refinement is relative risk. Relative risk is the ratio of incidence for a given disorder in an exposed population to the incidence in an unexposed population. For example, the risk of death by lung cancer might be 15 times higher among smokers than among nonsmokers—a relative risk of 15. Relative risk is obtained in a cohort study and can be approximated in a case-control study.

A second measure linked to risk is attributable risk. Attributable risk is the maximum proportion of cases that would be prevented if an intervention were 100 percent effective in eliminating the risk factor. Attributable risk combines information on relative risk with information on the prevalence of the exposure, in order to help judge which risk factor to target in trying to eliminate the disorder. The formula is p(r − 1)/[p(r − 1) + 1], where p is prevalence of exposure and r is relative risk (Mausner and Kramer, 1985). If the relative risk of lung cancer for smokers versus nonsmokers is 15, as above, and the prevalence of smoking is about 50 percent, then the proportion of cases of lung cancer attributable to smoking, that is, the attributable risk, is approximately 88 percent.

Data on prevalence and on attributable risk are especially germane to research on the prevention of mental disorders. To acquire these data, diverse strategies of research are needed. The prevalence of the disorder is required in order to assess its impact on the population. Prevalence is obtained efficiently from a cross-sectional survey. The attributable risk for a range of risk factors is required in order to select interventions that will have the most powerful effect. Attributable risk probably is most efficiently obtained via the case-control strategy.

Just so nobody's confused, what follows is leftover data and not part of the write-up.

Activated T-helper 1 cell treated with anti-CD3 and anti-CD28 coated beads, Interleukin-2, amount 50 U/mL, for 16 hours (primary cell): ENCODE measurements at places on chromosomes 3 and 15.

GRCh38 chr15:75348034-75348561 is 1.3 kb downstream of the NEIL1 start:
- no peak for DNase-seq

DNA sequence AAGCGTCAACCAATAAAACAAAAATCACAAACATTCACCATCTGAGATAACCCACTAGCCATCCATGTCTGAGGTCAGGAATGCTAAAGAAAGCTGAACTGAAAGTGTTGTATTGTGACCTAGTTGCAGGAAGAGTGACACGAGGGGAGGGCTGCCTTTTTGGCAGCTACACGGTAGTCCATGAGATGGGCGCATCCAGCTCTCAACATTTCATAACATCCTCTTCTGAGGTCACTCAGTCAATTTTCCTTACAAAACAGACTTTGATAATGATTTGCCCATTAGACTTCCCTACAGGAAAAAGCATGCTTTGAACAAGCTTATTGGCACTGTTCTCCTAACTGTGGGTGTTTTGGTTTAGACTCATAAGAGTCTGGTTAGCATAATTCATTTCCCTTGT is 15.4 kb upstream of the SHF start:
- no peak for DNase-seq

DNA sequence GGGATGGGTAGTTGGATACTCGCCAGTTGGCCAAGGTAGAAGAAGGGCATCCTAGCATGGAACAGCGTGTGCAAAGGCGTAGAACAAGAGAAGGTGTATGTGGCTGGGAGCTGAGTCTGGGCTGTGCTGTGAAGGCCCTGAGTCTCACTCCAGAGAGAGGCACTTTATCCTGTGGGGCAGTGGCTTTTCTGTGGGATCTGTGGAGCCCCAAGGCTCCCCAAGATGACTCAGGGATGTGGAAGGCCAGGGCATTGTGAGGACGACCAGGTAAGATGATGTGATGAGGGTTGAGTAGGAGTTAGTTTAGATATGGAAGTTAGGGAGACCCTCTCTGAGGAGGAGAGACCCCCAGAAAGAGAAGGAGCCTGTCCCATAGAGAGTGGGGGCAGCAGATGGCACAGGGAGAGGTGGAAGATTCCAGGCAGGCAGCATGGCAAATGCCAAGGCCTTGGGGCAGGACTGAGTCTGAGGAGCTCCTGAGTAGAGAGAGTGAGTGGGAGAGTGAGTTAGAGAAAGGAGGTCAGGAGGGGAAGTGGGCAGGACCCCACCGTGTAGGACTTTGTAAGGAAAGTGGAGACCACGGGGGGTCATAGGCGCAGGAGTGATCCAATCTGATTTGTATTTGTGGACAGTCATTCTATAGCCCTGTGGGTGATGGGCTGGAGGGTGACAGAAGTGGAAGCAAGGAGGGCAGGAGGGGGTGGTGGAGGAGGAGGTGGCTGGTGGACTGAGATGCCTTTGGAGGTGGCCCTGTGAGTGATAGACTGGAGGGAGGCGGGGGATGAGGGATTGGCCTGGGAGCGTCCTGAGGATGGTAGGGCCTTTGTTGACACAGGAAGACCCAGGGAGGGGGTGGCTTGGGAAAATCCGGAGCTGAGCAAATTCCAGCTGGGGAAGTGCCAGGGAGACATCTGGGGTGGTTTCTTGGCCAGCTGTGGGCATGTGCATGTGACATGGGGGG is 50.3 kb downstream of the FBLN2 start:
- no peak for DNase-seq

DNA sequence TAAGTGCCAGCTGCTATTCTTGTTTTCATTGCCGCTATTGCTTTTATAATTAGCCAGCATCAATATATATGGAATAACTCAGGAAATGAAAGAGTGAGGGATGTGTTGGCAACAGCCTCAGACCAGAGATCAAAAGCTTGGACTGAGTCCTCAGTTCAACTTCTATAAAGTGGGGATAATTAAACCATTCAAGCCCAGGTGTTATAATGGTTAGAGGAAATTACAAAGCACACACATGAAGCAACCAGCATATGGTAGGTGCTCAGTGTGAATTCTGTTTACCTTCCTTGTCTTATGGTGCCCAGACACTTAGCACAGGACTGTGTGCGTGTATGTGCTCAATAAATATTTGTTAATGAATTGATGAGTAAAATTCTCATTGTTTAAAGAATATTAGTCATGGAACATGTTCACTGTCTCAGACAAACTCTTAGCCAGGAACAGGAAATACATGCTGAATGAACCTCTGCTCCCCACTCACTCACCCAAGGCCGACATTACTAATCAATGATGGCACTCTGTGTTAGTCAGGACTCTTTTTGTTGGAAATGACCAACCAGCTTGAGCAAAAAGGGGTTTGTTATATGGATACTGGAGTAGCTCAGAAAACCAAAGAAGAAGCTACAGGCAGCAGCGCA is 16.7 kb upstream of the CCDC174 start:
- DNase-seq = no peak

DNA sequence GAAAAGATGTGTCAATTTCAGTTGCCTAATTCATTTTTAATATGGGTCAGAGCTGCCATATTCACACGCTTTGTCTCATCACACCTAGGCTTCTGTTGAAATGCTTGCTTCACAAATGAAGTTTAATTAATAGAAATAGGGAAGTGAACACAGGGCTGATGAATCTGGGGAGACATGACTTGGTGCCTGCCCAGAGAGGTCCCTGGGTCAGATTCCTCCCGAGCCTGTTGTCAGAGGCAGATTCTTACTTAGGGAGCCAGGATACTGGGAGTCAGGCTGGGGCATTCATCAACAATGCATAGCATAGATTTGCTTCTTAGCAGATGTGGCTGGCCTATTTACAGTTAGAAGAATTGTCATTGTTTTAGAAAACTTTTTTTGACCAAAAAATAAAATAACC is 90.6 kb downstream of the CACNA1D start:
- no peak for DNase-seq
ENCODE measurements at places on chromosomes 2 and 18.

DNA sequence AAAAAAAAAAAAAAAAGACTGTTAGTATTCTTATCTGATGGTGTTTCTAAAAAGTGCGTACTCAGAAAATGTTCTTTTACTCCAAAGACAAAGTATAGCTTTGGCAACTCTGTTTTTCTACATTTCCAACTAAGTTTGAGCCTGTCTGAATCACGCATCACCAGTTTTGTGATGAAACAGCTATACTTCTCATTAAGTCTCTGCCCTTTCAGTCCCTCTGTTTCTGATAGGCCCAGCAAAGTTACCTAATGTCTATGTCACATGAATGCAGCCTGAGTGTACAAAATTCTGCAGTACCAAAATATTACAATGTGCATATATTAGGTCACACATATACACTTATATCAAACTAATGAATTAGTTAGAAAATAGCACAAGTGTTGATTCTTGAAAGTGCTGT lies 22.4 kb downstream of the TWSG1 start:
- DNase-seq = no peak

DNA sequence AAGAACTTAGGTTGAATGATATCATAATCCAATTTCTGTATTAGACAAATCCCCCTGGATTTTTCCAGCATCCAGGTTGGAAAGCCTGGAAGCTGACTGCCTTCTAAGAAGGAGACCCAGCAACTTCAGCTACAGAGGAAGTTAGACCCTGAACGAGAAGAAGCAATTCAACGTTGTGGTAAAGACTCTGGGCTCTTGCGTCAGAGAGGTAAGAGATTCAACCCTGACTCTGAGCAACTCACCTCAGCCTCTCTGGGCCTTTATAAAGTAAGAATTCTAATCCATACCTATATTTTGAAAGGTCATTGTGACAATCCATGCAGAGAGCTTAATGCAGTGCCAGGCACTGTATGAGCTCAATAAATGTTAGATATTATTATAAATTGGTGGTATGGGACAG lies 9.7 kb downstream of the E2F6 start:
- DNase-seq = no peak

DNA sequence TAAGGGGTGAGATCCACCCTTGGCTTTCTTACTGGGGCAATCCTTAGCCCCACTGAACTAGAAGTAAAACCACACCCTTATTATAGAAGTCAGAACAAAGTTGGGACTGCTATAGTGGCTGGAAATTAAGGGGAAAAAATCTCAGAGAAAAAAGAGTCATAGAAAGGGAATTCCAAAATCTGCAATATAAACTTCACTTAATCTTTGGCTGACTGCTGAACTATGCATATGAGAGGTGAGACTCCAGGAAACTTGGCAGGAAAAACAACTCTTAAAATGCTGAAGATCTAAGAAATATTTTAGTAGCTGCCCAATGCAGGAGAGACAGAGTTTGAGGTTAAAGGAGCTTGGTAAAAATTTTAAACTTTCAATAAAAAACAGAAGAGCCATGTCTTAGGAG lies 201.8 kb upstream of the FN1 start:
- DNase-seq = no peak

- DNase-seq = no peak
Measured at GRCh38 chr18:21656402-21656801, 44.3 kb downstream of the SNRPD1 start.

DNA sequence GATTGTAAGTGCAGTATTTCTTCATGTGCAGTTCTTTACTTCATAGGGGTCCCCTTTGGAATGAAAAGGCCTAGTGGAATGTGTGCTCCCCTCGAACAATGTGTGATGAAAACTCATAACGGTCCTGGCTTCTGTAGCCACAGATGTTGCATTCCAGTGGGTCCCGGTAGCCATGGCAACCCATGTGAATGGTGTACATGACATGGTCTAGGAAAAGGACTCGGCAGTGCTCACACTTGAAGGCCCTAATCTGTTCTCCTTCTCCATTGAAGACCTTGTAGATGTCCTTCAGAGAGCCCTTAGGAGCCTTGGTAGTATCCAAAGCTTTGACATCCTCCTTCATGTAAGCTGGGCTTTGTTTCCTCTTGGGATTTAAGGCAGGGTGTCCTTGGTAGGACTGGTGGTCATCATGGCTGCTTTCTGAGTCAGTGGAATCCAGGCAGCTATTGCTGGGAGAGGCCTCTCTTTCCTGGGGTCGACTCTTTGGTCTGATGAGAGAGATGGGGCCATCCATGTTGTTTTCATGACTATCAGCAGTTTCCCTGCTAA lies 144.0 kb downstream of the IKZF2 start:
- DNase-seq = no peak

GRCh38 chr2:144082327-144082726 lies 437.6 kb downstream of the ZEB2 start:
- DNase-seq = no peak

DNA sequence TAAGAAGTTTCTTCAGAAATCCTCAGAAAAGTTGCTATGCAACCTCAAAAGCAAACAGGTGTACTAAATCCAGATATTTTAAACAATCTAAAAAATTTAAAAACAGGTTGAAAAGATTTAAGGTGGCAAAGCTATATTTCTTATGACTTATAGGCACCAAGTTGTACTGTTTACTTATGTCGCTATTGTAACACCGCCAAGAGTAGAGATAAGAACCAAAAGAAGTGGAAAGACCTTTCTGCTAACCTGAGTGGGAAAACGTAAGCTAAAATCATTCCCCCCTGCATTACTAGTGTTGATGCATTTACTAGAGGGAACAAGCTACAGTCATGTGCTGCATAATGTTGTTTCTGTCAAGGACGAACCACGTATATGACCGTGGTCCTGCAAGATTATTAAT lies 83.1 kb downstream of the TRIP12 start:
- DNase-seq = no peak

An even more recent frontier is the conceptualization of the age of onset for specific disorders. Determination of age of onset is required in order to time the intervention appropriately, that is, before the first incidence of a disorder or problem. Decisions as to when to target a high-risk population can be guided by epidemiological data regarding the range and mean age of onset in a population. Age of onset is best obtained from a longitudinal study of a cohort from the general population. Recognizing the importance of such data, the committee commissioned new analyses of data from the Epidemiologic Catchment Area study. The conceptualizations and methods used in these analyses, and the resulting fresh perspectives they permit, are presented in Chapter 5.


Many scientific areas of study with links to prevention research have their origin in the behavioral and social sciences. Developmental psychopathology is one of these areas. (See Box 4.1 for other illustrations.)

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